“Absolutely,” Baker said. “It’s not often that we get to go help fellow Americans.” He added that in the midst of preparation, he was “anxious to hear something” about relatives in the Mobile, Ala., area he hadn’t yet been able to contact. He also had a niece rescued from an attic in a Pascagoula, Miss., home, he said.

“I’m honored to go down there,” said Information Systems Technician (SW/AW) 1st Class Christopher Banner of the Iwo Jima. “I have friends in New Orleans. We haven’t heard from them since [the storm].”

Harris said the ships would not be picking up their normal complements of Marines, freeing more than 2,000 bunks on Iwo Jima alone.

One potential difficulty facing the ships is the amount of debris, such as oil rigs broken off their moorings, in the gulf waters, Harris said. “We’re going to get as close as we can,” he said, in an effort to help helicopter fliers conserve fuel. Harris said the Bataan and the Coast Guard were working jointly to determine the best point of approach for the incoming ships.

Humanitarian relief is nothing new for the Iwo Jima, which last performed such a mission off the Liberian coast in October 2003.

“We practice that mission every single day,” said Capt. Richard S. Callas, Iwo Jima’s commanding officer. “This is our bread and butter.”

Units embarked on the four ships include Mobile Diving Salvage Unit 2, Assault Craft Unit 2 and Beach Master Unit 2, all based at Little Creek. The four ships also will bring with them six disaster relief teams that include amphibious construction equipment, medical personnel and supplies.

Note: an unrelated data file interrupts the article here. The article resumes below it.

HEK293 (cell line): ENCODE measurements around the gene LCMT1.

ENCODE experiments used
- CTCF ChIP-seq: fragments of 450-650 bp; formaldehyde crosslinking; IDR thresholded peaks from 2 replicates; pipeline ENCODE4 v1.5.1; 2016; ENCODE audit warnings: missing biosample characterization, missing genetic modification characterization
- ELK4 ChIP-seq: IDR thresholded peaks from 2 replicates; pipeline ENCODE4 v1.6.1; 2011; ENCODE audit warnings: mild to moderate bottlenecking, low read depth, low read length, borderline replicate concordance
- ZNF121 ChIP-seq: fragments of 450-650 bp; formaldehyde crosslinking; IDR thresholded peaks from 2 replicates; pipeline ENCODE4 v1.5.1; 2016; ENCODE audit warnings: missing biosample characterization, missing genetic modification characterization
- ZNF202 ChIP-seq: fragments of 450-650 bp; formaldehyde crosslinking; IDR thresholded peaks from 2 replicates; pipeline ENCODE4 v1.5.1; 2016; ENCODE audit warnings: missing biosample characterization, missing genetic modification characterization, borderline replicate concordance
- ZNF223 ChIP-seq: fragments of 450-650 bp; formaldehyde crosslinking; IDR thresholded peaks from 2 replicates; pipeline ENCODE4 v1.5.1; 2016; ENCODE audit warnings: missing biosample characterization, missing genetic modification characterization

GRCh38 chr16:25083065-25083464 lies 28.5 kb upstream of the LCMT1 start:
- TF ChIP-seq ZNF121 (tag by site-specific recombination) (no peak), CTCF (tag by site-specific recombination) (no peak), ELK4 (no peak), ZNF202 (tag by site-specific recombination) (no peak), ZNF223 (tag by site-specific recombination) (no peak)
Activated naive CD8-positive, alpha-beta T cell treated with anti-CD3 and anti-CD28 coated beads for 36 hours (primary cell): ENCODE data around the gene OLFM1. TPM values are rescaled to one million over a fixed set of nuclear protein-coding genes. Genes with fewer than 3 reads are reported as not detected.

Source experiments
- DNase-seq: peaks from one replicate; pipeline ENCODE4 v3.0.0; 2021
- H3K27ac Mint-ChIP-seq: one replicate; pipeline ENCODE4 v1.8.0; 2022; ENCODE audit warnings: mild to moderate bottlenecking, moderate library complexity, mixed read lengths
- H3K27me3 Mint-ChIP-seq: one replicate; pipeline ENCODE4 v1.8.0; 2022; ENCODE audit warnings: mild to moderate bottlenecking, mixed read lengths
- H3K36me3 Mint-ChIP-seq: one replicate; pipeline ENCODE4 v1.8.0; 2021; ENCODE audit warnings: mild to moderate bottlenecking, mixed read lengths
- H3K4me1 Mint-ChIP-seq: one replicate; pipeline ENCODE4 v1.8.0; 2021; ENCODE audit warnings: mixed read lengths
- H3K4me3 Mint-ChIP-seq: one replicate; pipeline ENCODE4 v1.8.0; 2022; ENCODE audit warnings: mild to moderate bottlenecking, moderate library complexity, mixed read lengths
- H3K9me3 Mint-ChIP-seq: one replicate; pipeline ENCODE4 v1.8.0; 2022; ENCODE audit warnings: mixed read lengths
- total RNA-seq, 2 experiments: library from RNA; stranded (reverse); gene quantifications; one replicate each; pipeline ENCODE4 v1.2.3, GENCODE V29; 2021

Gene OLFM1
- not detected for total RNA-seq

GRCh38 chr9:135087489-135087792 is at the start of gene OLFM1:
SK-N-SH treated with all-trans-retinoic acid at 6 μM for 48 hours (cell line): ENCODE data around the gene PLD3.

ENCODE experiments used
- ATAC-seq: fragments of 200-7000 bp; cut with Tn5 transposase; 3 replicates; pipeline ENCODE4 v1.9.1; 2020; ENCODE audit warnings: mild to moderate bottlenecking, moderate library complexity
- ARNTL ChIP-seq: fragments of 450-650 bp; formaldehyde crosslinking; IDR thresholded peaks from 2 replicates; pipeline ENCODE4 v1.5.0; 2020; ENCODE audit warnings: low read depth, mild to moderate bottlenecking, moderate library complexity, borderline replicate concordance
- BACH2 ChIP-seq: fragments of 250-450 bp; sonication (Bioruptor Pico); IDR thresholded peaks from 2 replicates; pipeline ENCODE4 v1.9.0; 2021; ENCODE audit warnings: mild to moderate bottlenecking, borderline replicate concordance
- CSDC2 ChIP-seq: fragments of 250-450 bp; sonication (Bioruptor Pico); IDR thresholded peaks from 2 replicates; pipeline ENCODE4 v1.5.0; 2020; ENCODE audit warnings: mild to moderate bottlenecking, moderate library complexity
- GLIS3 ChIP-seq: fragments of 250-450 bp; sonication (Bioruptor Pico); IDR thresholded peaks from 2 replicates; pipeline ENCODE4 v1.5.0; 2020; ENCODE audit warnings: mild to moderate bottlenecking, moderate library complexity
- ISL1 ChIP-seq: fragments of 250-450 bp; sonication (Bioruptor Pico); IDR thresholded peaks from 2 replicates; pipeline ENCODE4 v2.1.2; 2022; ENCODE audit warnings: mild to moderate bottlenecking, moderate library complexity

August 31, 2005

Comfort to deploy to Gulf Coast

By Mark D. Faram
Times staff writer

The Navy is preparing to deploy the hospital ship Comfort to assist in relief efforts on the Gulf Coast.

“The USNS Comfort is making preparations to get underway,” said Lt. John Schofield, spokesman for the Navy at the Pentagon, on Aug. 31. “However, she is still awaiting a formal deployment order.”

Though the order was expected, Schofield said specifics on what the ship might carry and who may be embarked were still being worked by the Federal Emergency Management Agency and the Northern Command, which are in overall charge of the disaster relief efforts.

“The Navy is only a piece of this effort,” Schofield said. “The Comfort is a tool that may be utilized if needed by FEMA and NorthCom — so when they might be able to help, how they might help and to what degree they might be employed will be decided by those agencies through the established task force.”